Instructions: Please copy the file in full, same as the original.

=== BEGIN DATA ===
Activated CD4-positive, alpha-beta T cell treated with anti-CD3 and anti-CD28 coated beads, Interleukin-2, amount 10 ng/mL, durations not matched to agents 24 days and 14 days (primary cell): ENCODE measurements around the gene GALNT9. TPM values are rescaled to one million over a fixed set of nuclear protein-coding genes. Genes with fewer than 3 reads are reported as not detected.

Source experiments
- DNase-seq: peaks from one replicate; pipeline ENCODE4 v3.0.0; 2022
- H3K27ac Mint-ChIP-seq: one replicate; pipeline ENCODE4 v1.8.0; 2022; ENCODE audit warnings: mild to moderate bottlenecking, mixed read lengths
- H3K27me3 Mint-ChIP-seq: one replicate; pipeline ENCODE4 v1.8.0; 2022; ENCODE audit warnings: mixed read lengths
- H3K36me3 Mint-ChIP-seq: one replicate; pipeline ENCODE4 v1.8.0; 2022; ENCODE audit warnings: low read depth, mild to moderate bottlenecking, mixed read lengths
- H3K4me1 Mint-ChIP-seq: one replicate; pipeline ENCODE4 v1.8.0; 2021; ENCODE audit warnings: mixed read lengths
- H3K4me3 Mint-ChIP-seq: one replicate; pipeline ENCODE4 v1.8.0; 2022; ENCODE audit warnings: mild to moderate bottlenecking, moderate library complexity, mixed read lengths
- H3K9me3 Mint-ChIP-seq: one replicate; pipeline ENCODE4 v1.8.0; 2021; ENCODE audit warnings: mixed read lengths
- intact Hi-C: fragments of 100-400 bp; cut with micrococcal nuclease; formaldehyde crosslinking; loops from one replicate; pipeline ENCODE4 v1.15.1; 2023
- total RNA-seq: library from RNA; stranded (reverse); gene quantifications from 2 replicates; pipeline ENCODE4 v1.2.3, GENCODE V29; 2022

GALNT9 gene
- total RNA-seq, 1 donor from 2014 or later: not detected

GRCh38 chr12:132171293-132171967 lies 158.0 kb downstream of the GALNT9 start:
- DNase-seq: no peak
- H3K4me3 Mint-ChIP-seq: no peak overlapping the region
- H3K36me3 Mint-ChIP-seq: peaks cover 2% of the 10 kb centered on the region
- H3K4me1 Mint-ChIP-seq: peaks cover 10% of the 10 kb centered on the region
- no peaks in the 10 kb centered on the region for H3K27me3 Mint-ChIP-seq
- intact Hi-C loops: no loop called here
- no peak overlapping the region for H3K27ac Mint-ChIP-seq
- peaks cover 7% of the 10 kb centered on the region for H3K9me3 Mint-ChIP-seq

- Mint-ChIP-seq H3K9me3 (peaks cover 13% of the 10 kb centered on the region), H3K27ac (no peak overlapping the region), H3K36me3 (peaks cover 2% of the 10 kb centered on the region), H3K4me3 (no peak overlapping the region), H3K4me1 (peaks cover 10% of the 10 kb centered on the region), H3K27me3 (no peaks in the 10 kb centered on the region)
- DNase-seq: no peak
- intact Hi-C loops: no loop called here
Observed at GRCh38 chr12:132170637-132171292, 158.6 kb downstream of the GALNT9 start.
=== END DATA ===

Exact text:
Activated CD4-positive, alpha-beta T cell treated with anti-CD3 and anti-CD28 coated beads, Interleukin-2, amount 10 ng/mL, durations not matched to agents 24 days and 14 days (primary cell): ENCODE measurements around the gene GALNT9. TPM values are rescaled to one million over a fixed set of nuclear protein-coding genes. Genes with fewer than 3 reads are reported as not detected.

Source experiments
- DNase-seq: peaks from one replicate; pipeline ENCODE4 v3.0.0; 2022
- H3K27ac Mint-ChIP-seq: one replicate; pipeline ENCODE4 v1.8.0; 2022; ENCODE audit warnings: mild to moderate bottlenecking, mixed read lengths
- H3K27me3 Mint-ChIP-seq: one replicate; pipeline ENCODE4 v1.8.0; 2022; ENCODE audit warnings: mixed read lengths
- H3K36me3 Mint-ChIP-seq: one replicate; pipeline ENCODE4 v1.8.0; 2022; ENCODE audit warnings: low read depth, mild to moderate bottlenecking, mixed read lengths
- H3K4me1 Mint-ChIP-seq: one replicate; pipeline ENCODE4 v1.8.0; 2021; ENCODE audit warnings: mixed read lengths
- H3K4me3 Mint-ChIP-seq: one replicate; pipeline ENCODE4 v1.8.0; 2022; ENCODE audit warnings: mild to moderate bottlenecking, moderate library complexity, mixed read lengths
- H3K9me3 Mint-ChIP-seq: one replicate; pipeline ENCODE4 v1.8.0; 2021; ENCODE audit warnings: mixed read lengths
- intact Hi-C: fragments of 100-400 bp; cut with micrococcal nuclease; formaldehyde crosslinking; loops from one replicate; pipeline ENCODE4 v1.15.1; 2023
- total RNA-seq: library from RNA; stranded (reverse); gene quantifications from 2 replicates; pipeline ENCODE4 v1.2.3, GENCODE V29; 2022

GALNT9 gene
- total RNA-seq, 1 donor from 2014 or later: not detected

GRCh38 chr12:132171293-132171967 lies 158.0 kb downstream of the GALNT9 start:
- DNase-seq: no peak
- H3K4me3 Mint-ChIP-seq: no peak overlapping the region
- H3K36me3 Mint-ChIP-seq: peaks cover 2% of the 10 kb centered on the region
- H3K4me1 Mint-ChIP-seq: peaks cover 10% of the 10 kb centered on the region
- no peaks in the 10 kb centered on the region for H3K27me3 Mint-ChIP-seq
- intact Hi-C loops: no loop called here
- no peak overlapping the region for H3K27ac Mint-ChIP-seq
- peaks cover 7% of the 10 kb centered on the region for H3K9me3 Mint-ChIP-seq

- Mint-ChIP-seq H3K9me3 (peaks cover 13% of the 10 kb centered on the region), H3K27ac (no peak overlapping the region), H3K36me3 (peaks cover 2% of the 10 kb centered on the region), H3K4me3 (no peak overlapping the region), H3K4me1 (peaks cover 10% of the 10 kb centered on the region), H3K27me3 (no peaks in the 10 kb centered on the region)
- DNase-seq: no peak
- intact Hi-C loops: no loop called here
Observed at GRCh38 chr12:132170637-132171292, 158.6 kb downstream of the GALNT9 start.